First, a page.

I have to further admit that many other of the items on this list leave me equally speechless. For example, how can chiropractors with their training focussed on the musculoskeletal system responsibly complete a death certificate? Why are they allowed in some states to examine the genitalia of their patients?

I suspect the perceived need of chiropractors to do all these things must be closely related to their long-standing ambition to become primary care physicians. Just to be clear: a primary care physician is a physician who provides both the first contact for a person with an undiagnosed health concern as well as continuing care of varied medical conditions, not limited by cause, organ system, or diagnosis.  I have always been more than just a bit perplexed how chiropractors, who state that they are musculoskeletal specialists, might even consider being competent primary care providers.

But regardless of common sense, they do! The US ‘Council of Chiropractic Education’ accreditation process, for instance, requires schools to educate and train students to become a “competent doctor of chiropractic who will provide quality patient care and serve as a primary care physician” and the chiro-literature is awash with statements such as this one: “The primary care chiropractic physician is a viable and important part of the primary health care delivery system, with many chiropractic physicians currently prepared to participate effectively and competently in primary care.” Moreover, the phenomenon is by no means limited to the US: “chiropractors in the UK view their role as one of a primary contact healthcare practitioner and that this view is held irrespective of the country in which they were educated or the length of time in practice.”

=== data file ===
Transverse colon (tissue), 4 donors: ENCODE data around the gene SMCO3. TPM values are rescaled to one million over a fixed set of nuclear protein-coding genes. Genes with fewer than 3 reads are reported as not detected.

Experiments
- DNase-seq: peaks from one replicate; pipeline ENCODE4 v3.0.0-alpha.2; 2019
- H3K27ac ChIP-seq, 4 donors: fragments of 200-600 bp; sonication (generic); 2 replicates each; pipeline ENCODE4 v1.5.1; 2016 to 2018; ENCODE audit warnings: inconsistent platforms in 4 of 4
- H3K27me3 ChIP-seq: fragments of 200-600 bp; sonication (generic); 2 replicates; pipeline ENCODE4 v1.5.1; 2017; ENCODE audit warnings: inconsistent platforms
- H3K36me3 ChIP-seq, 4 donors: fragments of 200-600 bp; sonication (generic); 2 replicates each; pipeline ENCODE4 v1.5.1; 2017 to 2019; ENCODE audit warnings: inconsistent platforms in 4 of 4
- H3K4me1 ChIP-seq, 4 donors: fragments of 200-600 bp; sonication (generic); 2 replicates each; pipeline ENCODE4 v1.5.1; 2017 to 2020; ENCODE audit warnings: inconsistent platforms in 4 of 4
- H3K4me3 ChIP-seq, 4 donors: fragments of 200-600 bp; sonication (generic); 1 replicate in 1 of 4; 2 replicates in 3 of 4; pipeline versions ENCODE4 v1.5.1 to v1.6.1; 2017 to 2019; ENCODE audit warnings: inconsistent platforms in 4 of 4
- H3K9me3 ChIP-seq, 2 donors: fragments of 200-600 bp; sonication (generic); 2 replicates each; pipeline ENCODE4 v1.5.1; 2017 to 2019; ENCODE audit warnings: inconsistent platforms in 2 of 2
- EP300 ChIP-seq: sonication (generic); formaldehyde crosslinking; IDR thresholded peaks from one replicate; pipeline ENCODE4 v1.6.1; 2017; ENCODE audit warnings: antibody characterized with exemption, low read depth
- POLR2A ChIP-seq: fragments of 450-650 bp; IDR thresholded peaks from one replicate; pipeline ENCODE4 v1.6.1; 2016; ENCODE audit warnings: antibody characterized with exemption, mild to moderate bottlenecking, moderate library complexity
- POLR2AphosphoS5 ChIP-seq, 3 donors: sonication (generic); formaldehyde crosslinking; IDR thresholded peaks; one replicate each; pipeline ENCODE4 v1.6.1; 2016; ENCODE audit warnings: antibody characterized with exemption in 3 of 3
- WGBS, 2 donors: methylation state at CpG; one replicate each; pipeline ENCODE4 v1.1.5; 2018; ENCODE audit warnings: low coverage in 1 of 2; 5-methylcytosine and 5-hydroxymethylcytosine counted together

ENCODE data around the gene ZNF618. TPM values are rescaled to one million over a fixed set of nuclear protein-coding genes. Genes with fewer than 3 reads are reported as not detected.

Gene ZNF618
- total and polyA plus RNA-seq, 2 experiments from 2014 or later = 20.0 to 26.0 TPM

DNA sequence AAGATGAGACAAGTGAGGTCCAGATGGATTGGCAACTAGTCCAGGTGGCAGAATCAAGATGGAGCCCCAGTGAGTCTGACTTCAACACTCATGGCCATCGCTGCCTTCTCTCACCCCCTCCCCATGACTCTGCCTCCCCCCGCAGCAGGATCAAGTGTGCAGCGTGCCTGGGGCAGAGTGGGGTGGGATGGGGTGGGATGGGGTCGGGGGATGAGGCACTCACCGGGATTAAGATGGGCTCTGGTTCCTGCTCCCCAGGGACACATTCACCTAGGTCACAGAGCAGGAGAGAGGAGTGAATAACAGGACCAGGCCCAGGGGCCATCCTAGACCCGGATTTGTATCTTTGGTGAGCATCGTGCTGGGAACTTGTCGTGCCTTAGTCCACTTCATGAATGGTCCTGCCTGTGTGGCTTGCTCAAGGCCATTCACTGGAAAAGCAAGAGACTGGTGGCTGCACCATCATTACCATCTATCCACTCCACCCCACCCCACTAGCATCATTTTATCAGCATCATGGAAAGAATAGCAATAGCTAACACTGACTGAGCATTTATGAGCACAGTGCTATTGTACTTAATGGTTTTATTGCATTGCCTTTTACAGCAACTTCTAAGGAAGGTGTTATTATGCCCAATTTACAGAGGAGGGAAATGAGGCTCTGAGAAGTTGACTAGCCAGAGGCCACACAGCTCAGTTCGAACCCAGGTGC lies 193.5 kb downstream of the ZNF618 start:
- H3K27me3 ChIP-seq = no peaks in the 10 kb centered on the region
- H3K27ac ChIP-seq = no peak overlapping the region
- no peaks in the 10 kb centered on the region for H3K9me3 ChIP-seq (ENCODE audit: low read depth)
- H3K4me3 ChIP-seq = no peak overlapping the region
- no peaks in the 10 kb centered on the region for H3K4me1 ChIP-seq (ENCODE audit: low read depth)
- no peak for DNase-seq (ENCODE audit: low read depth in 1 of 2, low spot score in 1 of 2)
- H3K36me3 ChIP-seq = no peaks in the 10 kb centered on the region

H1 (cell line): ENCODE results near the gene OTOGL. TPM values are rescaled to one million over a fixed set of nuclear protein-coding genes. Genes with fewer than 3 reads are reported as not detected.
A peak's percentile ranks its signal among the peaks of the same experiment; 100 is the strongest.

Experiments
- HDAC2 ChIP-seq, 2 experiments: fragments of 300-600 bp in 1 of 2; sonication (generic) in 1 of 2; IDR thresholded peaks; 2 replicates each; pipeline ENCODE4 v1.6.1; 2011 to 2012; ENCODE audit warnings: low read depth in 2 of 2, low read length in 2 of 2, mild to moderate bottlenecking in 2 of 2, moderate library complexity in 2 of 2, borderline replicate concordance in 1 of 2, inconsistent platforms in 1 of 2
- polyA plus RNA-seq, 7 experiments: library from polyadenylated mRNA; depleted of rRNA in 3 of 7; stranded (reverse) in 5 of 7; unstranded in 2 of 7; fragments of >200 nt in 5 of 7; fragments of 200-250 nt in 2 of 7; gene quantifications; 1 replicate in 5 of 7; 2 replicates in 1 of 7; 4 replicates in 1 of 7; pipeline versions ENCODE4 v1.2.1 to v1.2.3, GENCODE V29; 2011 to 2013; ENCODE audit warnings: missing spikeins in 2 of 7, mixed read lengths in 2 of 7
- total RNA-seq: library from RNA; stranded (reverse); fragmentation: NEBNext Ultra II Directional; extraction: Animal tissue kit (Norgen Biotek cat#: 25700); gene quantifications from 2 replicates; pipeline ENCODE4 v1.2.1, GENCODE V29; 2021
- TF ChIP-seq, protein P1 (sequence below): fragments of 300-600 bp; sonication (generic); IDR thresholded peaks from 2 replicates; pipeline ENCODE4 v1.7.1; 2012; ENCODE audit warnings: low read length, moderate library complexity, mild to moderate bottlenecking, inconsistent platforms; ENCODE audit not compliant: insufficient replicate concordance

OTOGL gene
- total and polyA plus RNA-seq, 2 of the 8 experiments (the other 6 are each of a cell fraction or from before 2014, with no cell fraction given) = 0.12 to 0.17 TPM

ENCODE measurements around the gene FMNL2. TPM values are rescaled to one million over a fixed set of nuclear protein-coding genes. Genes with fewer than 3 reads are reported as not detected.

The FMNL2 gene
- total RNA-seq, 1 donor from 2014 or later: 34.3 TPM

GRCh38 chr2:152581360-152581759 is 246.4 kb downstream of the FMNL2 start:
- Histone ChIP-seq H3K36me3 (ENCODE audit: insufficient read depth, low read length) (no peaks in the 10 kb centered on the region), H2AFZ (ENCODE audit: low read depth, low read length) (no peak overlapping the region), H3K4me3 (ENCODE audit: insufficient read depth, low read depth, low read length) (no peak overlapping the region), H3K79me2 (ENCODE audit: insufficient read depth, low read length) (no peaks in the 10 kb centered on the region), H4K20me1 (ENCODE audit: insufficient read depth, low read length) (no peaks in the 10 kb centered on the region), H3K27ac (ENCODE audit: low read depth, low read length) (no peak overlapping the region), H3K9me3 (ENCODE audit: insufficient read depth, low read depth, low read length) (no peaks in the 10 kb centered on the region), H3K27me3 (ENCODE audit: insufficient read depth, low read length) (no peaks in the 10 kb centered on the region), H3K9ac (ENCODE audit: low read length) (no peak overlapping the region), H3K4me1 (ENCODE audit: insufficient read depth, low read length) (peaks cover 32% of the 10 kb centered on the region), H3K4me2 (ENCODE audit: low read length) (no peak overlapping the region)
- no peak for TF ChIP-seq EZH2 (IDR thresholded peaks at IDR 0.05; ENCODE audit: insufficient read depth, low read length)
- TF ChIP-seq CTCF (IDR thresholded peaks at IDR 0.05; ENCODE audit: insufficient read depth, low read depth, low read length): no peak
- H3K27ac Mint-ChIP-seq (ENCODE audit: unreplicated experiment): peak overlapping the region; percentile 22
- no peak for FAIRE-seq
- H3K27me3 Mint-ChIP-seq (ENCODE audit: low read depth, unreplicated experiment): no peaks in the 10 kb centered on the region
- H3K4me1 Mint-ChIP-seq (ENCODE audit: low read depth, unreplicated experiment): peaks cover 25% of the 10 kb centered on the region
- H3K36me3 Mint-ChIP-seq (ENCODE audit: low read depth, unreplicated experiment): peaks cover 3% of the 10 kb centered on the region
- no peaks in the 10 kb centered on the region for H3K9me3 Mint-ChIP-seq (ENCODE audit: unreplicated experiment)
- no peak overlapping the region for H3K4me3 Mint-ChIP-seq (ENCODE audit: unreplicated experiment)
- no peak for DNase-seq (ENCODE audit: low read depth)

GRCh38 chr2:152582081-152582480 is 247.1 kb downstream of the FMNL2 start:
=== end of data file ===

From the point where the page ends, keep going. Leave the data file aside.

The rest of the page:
As far as I am concerned, chiropractors might view their role as whatever they want. The fact is that, even if they add many more items to the list of their ‘services’, they are very far from being competent primary care physicians. Being able to provide the first contact as well as continuous care of medical conditions, not limited by cause, organ system, or diagnosis is not a matter of wishful thinking.

18 Responses to Chiropractic = a profession of wishful thinking?

  • The state of affairs in the USA is ridiculous. Its as if each state registration board is there to protect their patch of turf, when their main job is to protect patients and enforce standards. A friend went to the US recently to sit a local state board examination proir to moving there and I was shocked at what he told me about the varying standards from poor to very good. We are very fortunate to have standardised national registration boards for all professions here with common law requirements on informed consent, continuind professional development, advertising standards and recently added social media and the internet.